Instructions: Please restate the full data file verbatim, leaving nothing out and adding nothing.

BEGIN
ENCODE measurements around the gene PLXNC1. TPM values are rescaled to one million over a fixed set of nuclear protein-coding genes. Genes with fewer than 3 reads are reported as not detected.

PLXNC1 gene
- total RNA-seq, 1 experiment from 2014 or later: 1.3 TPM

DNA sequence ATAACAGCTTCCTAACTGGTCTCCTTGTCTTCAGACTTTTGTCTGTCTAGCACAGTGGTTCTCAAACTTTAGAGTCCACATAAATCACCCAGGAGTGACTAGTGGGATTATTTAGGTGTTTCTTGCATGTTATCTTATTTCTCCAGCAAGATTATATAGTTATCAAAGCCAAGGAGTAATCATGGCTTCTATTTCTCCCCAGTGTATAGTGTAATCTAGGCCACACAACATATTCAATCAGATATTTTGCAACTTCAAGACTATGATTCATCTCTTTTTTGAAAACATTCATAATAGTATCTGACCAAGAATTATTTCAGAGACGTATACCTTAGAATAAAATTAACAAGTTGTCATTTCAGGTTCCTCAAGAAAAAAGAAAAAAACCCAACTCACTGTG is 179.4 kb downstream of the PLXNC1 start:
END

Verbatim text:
ENCODE measurements around the gene PLXNC1. TPM values are rescaled to one million over a fixed set of nuclear protein-coding genes. Genes with fewer than 3 reads are reported as not detected.

PLXNC1 gene
- total RNA-seq, 1 experiment from 2014 or later: 1.3 TPM

DNA sequence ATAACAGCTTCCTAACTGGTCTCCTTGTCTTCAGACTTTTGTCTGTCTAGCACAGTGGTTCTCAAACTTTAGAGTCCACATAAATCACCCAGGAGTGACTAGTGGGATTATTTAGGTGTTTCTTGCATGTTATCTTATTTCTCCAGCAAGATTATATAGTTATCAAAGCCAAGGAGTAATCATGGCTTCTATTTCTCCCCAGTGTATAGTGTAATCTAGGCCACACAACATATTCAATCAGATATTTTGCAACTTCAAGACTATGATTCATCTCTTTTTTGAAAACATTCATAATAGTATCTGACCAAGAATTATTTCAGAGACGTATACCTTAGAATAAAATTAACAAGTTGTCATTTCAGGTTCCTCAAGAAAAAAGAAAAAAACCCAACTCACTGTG is 179.4 kb downstream of the PLXNC1 start: